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2.4.7. Strengthening IE with attention to people affected by HIV

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Alessio Lupi16 May 2018

Indicators: a) GP and LL on strengthening livelihoods of people affected by HIV in IE identified.

b) Challenges on people affected by HIV in IE identified and possible means to overcome challenges identified and analysed.

Data Analysis Methods: Identification of GP and LL on the IE with attention to people affected by HIV; Analysis of GP and LL to determine adaptability and scalability; Identification of challenges identified during promotion and implementation and determine if/how these were overcome.

RECOMMENDATIONS:

1) Create a secure and accessible environment that enables supports vulnerable groups, such as those affected by HIV, to come forward and participate in the project. Mainstream HIV/AIDS awareness in projects with people dependent on the IE.

Reference: Gourley, Deborah, 2012, Evaluation of NRC Food Security and Livelihoods Projects in Chipinge and Chiredzi Districts, Zimbabwe, 2011-12, Final evaluation, Norwegian Refugee Council, Oslo.

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2) Consider in project design that organising informal enterprises into associations and cooperatives, helps to provide channels to effectively and efficiently channel resources and messages on HIV.  Include SBCC on HIV in projects with people dependent on the IE.

ReferenceZegers, Mei, 2014, Responding effectively to the HIV/AIDS epidemic in the world of work: Country programmes – Final evaluation, Evaluation Summary, ILO, Geneva, Covered countries: Burundi, Cameroon, Chad, Ivory Coast, Democratic Republic of Congo, Ghana, Kenya, Madagascar, Morocco, Mozambique, Namibia, Nigeria, Rwanda, Senegal, South Africa, Zambia, China, Indonesia, Sri Lanka, Thailand, Brazil, Guatemala, Jamaica, Ukraine, Tajikistan.

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3) Reduce the burden of HIV on agricultural households across Africa, by running a 4-points strategy that UNAIDS proposed:

  • Indirect programs, such as training, credit, and access to seeds for rural families need to have special measures to benefit AIDS-affected families since they are often less able to take advantage of these services.
  • Promote income-generating activities that are low in input and labour use, close to home, and with a quick cash turnaround (examples include bee-keeping, mushroom cultivation, seed gardens, and poultry).
  • Help transition from labour intensive crops such as sugarcane or tea to less labour intensive crops like sweet potatoes.
  • Where relevant, help the adoption of labour saving technologies for domestic tasks, particularly water fetching, firewood collection, and food preparation. In places with very high incidence, where HIV/AIDS may even depress local demand for goods and services (and thus for labour), then do not focus on labour-saving technologies and focus instead on cash transfers to promote employment.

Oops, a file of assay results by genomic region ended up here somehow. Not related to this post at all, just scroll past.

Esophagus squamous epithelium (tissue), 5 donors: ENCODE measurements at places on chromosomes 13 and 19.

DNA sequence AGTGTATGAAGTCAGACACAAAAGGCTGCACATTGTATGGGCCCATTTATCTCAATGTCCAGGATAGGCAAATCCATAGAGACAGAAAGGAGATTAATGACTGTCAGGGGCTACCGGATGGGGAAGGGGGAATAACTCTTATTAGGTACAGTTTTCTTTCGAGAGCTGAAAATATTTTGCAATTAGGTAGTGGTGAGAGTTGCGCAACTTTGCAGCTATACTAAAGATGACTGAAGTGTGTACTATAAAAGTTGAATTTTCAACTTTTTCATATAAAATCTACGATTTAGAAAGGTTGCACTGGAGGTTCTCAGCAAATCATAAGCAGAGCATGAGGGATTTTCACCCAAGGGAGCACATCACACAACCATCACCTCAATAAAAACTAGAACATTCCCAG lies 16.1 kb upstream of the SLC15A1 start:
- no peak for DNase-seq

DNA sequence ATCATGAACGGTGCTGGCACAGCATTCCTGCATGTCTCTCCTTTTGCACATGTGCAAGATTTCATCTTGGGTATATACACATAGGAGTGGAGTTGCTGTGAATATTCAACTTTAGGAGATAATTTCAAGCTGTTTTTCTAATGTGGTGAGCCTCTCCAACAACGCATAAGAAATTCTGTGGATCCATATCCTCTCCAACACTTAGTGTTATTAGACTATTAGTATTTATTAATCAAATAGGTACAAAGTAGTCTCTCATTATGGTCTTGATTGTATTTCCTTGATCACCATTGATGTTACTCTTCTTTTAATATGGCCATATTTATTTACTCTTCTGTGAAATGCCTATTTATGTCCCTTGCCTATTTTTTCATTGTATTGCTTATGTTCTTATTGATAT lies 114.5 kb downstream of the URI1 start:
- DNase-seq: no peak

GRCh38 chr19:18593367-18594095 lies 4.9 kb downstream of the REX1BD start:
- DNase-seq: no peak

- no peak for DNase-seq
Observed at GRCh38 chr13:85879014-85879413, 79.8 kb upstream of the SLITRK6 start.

ReferenceTurrall, Susanne, 2013, A Study of Evidence in Mainstreaming Social Inclusion into Programmes Promoting Agricultural Productivity and Access to Markets among the Rural Poor, Meta-analysis of evaluations, DFID Rapid Desk-Based Review, DFID, London, Collection of projects and insights about: gender and agricultural productivity \ Gender and Access to Markets \ Vulnerable Social Groups Inclusion in several countries

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4) Be aware that experience has shown that poverty reduction programmes/projects can also contribute to reduced HIV incidence in women. Stimulate attention to HIV prevention in lE programming/projects and link to HIV response actions.

Reference: UNAIDS, 2015, How AIDS changes everything: 15 years, 15 lessons of hope from the AIDS response, Thematic Evaluation, UNAIDS, Geneva

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5) Ensure that people living with or affected[1] by HIV are also included in training groups wherever relevant and support them with the same types of assistance.

ReferenceDodo Aleke, Kiara Japhet & Baaru Mary, 2014, Enterprise Development for Rural Families Programme in Kenya, Final Report, Final evaluation, SIDA, Stockholm, Project: SIDA Hand in Hand Eastern Africa’s Enterprise Development for Rural Families (EDRF), Kenya.

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6) Launch innovative proposals to improve HIV awareness, prevention and mitigation, linking it to training programmes for people dependent on the IE.

Reference: De Souza, R., Heinrich, G., Sebanja, P., Ogden, J., Mauambeta, D., Gelman,N., and Oglethorpe, 2008, Using Innovation To Address HIV, AIDS, And Environment Links: Intervention Case Studies From Zimbabwe, Uganda, and Malawi, Review of multiple projects and/or actions, Population and Environment  29: 219-246, Springer, New York.

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7) Engage people affected by HIV in non-farm rural activities, whose financial contribution is minimal but extremely important for the whole community at the same time.

Reference: Datta, D., and Njuguna, J., 2009, Food security in HIV/AIDS response: Insights from Homa Bay, Kenya, Journal of Social Aspects of HIV, Vol. 6, No.4

 

SOURCE: RNSF research - Volume 4.2

 

[1] The term “people affected by HIV” denotes individuals who are living with or must care for a person living with HIV.

 

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